Former exec: Why Bears wanted Justin Fields, passed on Patrick Mahomes

Chicago
By Chicago 6 Min Read

Six-and-a-half years ago, the Bears’ top decision-makers met Patrick Mahomes at a high-end Lubbock, Texas, Mexican restaurant. They’d become enamored with the Texas Tech quarterback during the pre-draft process, and general manager Ryan Pace, player personnel director Josh Lucas, head coach John Fox, offensive coordinator Dowell Loggains and quarterbacks coach Dave Ragone wanted to spend time with him.

“He has a nervous energy, so you kinda question, ‘How composed is this kid?’” Lucas said. “‘You’re about to hand off a franchise to him in the city of Chicago.’”

They grew to like Mahomes’ energy. As the meal stretched on, he told them about the Texas Tech baseball team and gave them a scouting report on their basketball program. It was March Madness, and Mahomes broke down different college point guards.

The Bears left convinced that Mahomes was one of the top two quarterbacks on their draft board, alongside North Carolina’s Mitch Trubisky. Only one person inside Halas Hall had Clemson star Deshaun Watson rated as a first-round pick — and that coach, Lucas said, wasn’t particularly passionate about it.

“The focus from the end of spring was on Mitch and Patrick,” Lucas said.

The Bears chose Trubisky.

Mahomes himself didn’t believe the Bears would take a quarterback — but said during Super Bowl week in February that his camp was told he was atop Pace’s list of players at the position.

That wasn’t the case, Lucas said. Rather, they were trying to figure out if they’d take Mahomes third overall if the Browns decided to make Trubisky the No. 1 overall pick. The 49ers would have, in that scenario, taken Texas A&M edge rusher Myles Garrett second.

The Browns wound up drafting Garrett first, and the Bears traded up one spot to draft Trubisky. They liked the North Carolina quarterback so much that they didn’t want to risk someone jumping ahead of them.

The Chiefs took Mahomes 10th.

Lucas was amazed by Mahomes’ wow moments in college but wasn’t sure how they’d work in the NFL. Previous Red Raiders quarterbacks who thrived in the Air Raid system —including Kliff Kingsbury, the head coach at the time — hadn’t been able to make the leap.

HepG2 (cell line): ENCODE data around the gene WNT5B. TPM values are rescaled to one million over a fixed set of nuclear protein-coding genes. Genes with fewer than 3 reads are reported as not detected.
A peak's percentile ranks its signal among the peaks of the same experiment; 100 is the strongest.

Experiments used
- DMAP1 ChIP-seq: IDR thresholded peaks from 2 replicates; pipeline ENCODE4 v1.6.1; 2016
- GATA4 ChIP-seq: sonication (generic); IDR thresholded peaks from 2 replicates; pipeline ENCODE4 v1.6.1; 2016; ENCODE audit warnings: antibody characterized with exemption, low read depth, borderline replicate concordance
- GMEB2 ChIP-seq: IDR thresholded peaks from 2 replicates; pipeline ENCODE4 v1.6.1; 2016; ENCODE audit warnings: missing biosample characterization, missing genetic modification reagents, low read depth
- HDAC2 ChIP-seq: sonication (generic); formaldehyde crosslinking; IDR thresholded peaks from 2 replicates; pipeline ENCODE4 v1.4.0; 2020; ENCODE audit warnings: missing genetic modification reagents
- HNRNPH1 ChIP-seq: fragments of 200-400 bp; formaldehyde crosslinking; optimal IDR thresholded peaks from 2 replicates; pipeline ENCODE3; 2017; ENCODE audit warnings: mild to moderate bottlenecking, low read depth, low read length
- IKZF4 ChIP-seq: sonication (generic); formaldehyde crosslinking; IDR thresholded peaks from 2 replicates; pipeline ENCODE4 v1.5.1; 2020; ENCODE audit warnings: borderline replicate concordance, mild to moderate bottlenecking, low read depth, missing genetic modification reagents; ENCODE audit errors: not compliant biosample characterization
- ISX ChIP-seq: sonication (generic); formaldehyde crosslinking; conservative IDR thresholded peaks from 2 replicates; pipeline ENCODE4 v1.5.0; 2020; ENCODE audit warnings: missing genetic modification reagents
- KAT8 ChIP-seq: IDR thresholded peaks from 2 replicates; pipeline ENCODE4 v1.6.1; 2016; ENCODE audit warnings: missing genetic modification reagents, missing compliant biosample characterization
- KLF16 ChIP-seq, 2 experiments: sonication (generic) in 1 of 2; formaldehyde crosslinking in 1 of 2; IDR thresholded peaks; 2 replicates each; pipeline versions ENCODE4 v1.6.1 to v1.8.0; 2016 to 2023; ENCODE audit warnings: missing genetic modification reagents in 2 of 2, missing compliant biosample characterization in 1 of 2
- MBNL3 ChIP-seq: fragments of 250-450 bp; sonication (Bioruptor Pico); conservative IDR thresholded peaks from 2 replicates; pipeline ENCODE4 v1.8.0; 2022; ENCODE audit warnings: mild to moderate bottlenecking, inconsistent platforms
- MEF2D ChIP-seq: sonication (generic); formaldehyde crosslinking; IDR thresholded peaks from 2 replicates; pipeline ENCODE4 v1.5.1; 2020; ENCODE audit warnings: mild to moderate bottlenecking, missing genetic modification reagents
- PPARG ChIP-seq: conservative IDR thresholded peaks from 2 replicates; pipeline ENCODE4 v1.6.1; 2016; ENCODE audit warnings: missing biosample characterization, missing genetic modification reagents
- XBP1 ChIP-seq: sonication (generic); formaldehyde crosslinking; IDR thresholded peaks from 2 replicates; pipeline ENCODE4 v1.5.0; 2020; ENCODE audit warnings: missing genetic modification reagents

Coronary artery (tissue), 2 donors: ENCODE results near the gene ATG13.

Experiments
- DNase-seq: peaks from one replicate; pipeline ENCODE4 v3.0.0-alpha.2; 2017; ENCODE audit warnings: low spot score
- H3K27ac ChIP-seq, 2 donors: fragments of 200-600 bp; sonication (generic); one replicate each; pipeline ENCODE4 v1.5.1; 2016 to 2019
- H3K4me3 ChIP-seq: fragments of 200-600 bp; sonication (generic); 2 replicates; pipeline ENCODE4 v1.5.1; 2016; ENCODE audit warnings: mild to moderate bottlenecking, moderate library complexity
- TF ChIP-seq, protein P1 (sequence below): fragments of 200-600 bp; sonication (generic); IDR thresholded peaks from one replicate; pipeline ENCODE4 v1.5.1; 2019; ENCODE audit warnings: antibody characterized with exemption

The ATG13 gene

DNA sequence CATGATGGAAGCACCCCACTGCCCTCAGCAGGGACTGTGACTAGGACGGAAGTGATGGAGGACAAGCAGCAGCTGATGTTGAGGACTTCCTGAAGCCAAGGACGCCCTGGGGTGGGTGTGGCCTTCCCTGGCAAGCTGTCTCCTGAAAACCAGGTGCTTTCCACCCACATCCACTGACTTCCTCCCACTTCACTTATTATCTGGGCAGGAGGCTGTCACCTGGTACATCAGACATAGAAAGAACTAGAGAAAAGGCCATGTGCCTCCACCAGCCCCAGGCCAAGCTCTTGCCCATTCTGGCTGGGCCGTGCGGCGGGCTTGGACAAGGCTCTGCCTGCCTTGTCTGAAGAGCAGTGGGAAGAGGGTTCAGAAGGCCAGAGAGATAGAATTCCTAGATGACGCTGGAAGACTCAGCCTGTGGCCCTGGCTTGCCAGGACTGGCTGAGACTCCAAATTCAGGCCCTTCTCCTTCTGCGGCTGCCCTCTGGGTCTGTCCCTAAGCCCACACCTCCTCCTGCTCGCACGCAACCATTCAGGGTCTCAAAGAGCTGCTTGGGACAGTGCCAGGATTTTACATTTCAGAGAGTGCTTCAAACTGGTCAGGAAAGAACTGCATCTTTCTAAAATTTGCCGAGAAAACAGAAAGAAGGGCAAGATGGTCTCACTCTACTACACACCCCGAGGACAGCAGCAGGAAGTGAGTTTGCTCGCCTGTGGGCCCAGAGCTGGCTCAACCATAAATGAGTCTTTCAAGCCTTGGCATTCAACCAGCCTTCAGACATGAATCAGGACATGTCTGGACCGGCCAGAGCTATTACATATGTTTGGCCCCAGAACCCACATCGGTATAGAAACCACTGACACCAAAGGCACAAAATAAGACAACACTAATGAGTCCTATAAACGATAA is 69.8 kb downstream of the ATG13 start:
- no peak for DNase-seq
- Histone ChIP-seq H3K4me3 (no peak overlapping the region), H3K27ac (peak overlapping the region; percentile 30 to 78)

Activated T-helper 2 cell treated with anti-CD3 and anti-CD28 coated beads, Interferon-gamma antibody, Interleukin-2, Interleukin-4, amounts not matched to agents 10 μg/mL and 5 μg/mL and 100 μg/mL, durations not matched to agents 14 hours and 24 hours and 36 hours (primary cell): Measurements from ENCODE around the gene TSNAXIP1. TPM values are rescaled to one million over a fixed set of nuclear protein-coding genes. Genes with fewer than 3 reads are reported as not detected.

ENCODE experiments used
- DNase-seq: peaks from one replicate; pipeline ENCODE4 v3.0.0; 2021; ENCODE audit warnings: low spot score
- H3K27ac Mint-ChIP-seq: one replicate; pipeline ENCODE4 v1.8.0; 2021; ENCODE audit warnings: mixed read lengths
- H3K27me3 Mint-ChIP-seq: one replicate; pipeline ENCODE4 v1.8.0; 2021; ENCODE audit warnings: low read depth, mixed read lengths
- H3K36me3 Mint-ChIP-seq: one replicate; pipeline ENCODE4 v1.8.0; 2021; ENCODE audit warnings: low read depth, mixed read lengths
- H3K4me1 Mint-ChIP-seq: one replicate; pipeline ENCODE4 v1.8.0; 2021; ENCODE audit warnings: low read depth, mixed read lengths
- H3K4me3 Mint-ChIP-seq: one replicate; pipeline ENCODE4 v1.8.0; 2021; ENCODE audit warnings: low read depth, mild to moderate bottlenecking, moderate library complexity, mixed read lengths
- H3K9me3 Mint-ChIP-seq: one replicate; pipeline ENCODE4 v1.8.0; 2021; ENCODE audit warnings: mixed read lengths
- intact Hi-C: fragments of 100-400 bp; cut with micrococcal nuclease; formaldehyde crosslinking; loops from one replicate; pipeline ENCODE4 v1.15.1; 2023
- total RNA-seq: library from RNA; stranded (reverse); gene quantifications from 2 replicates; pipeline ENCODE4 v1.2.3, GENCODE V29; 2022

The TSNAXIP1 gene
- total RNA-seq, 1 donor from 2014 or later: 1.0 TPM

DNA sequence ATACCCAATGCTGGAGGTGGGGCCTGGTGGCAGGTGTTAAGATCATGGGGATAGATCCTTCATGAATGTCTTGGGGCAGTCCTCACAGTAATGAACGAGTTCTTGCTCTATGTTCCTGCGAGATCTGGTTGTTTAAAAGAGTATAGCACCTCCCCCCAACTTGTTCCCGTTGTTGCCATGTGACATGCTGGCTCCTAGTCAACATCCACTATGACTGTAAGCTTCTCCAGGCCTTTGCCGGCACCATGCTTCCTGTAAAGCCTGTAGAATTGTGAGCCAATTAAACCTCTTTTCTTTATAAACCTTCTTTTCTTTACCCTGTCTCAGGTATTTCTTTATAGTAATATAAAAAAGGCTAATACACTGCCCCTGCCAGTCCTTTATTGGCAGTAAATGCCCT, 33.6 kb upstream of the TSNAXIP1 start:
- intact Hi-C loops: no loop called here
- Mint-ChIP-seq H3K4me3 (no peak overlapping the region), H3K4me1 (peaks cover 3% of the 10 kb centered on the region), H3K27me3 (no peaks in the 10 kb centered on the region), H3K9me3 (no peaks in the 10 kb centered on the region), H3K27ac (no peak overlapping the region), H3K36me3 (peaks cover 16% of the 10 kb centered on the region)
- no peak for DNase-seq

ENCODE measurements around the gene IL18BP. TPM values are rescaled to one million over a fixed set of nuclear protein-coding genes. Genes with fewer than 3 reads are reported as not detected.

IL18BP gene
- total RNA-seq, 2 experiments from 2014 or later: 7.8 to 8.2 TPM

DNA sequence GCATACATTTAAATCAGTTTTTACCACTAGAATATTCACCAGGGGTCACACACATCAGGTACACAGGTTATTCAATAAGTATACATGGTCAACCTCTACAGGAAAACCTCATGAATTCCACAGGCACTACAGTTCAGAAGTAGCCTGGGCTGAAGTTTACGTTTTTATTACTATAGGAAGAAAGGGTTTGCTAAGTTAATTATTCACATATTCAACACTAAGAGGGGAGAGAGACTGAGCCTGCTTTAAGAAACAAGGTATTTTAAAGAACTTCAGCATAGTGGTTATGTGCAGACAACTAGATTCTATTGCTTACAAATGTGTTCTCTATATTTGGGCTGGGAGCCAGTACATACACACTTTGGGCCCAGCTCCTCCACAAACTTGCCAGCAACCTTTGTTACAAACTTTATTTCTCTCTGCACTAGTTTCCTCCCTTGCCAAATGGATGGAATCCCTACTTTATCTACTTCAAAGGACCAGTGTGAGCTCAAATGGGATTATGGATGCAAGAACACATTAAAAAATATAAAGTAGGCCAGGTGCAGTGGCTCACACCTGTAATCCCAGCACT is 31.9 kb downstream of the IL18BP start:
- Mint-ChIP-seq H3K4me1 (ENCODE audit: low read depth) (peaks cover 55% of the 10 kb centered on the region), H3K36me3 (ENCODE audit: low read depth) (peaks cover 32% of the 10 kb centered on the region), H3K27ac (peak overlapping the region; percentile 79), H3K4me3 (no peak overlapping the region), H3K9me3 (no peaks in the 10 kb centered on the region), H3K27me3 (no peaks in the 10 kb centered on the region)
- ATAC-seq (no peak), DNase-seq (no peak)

“Your jaw hits the floor when you see (Mahomes) make some of these plays,” Lucas said. “But is that realistic? That’s where I really missed. …I didn’t think the things he did off script would translate to consistent playmaking ability on our level. And he proved me wrong.”

Mahomes is the best player in the NFL, and the Bears are still looking for a quarterback.

When those two teams converge Sunday at Arrowhead Stadium, Lucas will have a unique point-of-view, even from his couch. He was in the Bears’ draft room when they passed on Mahomes, and in 2021 when they traded up to draft Justin Fields.

Lucas was fired alongside Pace’s staff after the 2021 season. He’s stayed on the North Shore and in recent months has begun working as a television and radio analyst.

In Fields, he sees a quarterback who, with the right surroundings, can still stand out. Lucas doesn’t see a quarterback who can’t read the field; rather, it’s someone who doesn’t fire the ball after trusting his eyes. His footwork and delivery look different every time, Lucas said.

“He doesn’t look confident,” he said. “He’s not creating plays. He’s trying to do something he’s not comfortable doing rather than just being an innate, instinctive play-maker. ..

“It’s going to take time. The thing you need to do is build his confidence.”

Most inside Halas Halas considered Fields the second-best quarterback in his draft class, behind only Trevor Lawrence. Lucas said the team’s S2 Cognition scores — which test nine cognitive functions — on Fields were high. He was an introvert, but his coaches and teammates loved him. Football mattered to him.

The Bears knew that superior blockers and receivers at Ohio State allowed Fields to be deliberate in his decision-making, and that he’d have to speed up as a pro. They thought he’d benefit from playing behind Andy Dalton as a rookie.

“With Justin we knew he had rare ability to run the football,” Lucas said. “With the way the NFL has changed the last 20 years, the way the game is legislated has allowed for quarterbacks who are featured as runners to survive, get to second contracts and have more longevity. They are protected now.”

Lucas said the Bears believed Fields had a high floor because of his running ability and would improve his pass game with more time on task.

He still believes that, but thinks the Bears offense needs to be more centered around his running. Until they do, he said, “you’re cheating the player, you’re cheating your offense and you’re cheating your team.”

When Mahomes broke out in 2018, Lucas wasn’t particularly bothered. The Bears went 12-4 and Trubisky seemed on the upswing. Then things went sideways.

“When it gets really hard,” he said, “is when your guy starts to struggle.”

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